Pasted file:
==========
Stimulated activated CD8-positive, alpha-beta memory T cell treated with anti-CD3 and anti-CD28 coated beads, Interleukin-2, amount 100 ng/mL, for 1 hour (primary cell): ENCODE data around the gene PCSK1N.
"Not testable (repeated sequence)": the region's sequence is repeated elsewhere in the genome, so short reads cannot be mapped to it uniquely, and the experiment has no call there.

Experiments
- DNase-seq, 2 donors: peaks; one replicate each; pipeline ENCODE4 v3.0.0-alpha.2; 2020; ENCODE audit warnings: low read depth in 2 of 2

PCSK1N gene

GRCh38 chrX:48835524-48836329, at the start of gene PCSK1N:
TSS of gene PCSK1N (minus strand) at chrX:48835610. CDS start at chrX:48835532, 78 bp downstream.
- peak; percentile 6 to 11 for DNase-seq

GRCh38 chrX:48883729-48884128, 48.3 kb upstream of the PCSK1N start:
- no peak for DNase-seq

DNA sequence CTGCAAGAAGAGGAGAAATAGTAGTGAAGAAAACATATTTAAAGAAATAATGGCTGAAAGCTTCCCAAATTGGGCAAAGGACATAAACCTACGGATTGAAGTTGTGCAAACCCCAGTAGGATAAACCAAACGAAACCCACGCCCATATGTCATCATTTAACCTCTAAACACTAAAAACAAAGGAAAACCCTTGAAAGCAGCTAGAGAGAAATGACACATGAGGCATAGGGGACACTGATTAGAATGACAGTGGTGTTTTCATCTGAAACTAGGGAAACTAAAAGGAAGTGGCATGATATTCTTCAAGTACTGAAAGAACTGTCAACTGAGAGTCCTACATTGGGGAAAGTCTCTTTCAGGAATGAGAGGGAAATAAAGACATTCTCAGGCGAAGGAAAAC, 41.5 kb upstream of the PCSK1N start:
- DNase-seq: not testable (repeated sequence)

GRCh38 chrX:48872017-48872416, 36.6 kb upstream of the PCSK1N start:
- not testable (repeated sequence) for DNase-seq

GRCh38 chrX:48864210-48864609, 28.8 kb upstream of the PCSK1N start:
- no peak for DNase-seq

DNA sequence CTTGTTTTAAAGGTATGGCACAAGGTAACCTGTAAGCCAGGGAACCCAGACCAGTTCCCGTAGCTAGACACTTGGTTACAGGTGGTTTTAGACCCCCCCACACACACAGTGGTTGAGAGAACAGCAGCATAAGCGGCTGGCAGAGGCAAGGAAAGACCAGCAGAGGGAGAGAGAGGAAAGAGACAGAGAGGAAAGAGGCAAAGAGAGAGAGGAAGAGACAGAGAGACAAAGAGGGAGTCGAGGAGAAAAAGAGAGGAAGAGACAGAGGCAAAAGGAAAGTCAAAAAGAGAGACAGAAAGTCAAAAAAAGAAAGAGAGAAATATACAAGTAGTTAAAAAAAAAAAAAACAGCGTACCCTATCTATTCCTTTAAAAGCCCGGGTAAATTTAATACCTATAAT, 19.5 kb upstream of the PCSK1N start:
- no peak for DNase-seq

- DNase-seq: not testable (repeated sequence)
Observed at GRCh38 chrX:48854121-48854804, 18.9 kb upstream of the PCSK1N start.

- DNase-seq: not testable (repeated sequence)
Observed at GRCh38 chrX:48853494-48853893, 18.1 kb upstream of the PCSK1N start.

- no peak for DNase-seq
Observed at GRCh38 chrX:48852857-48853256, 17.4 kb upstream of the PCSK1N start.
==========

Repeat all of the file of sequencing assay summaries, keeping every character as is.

Stimulated activated CD8-positive, alpha-beta memory T cell treated with anti-CD3 and anti-CD28 coated beads, Interleukin-2, amount 100 ng/mL, for 1 hour (primary cell): ENCODE data around the gene PCSK1N.
"Not testable (repeated sequence)": the region's sequence is repeated elsewhere in the genome, so short reads cannot be mapped to it uniquely, and the experiment has no call there.

Experiments
- DNase-seq, 2 donors: peaks; one replicate each; pipeline ENCODE4 v3.0.0-alpha.2; 2020; ENCODE audit warnings: low read depth in 2 of 2

PCSK1N gene

GRCh38 chrX:48835524-48836329, at the start of gene PCSK1N:
TSS of gene PCSK1N (minus strand) at chrX:48835610. CDS start at chrX:48835532, 78 bp downstream.
- peak; percentile 6 to 11 for DNase-seq

GRCh38 chrX:48883729-48884128, 48.3 kb upstream of the PCSK1N start:
- no peak for DNase-seq

DNA sequence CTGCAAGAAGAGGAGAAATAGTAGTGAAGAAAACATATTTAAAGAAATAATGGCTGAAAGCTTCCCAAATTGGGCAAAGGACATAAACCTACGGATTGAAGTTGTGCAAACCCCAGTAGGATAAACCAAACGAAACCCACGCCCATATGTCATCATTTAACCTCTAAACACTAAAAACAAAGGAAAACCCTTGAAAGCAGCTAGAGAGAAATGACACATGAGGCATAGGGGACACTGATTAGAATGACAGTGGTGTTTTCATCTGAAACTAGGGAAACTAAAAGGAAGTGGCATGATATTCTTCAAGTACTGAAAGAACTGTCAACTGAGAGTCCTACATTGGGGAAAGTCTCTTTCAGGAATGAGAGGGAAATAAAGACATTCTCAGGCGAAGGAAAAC, 41.5 kb upstream of the PCSK1N start:
- DNase-seq: not testable (repeated sequence)

GRCh38 chrX:48872017-48872416, 36.6 kb upstream of the PCSK1N start:
- not testable (repeated sequence) for DNase-seq

GRCh38 chrX:48864210-48864609, 28.8 kb upstream of the PCSK1N start:
- no peak for DNase-seq

DNA sequence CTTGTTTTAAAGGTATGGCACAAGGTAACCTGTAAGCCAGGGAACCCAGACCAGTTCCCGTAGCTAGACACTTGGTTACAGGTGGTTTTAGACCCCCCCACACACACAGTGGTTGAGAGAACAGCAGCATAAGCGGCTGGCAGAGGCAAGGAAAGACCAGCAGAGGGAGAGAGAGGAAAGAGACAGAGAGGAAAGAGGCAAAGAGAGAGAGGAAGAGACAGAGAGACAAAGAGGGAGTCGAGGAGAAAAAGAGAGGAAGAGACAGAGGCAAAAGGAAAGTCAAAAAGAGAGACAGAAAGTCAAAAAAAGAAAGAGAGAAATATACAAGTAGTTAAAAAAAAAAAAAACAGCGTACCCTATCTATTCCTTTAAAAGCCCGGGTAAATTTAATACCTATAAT, 19.5 kb upstream of the PCSK1N start:
- no peak for DNase-seq

- DNase-seq: not testable (repeated sequence)
Observed at GRCh38 chrX:48854121-48854804, 18.9 kb upstream of the PCSK1N start.

- DNase-seq: not testable (repeated sequence)
Observed at GRCh38 chrX:48853494-48853893, 18.1 kb upstream of the PCSK1N start.

- no peak for DNase-seq
Observed at GRCh38 chrX:48852857-48853256, 17.4 kb upstream of the PCSK1N start.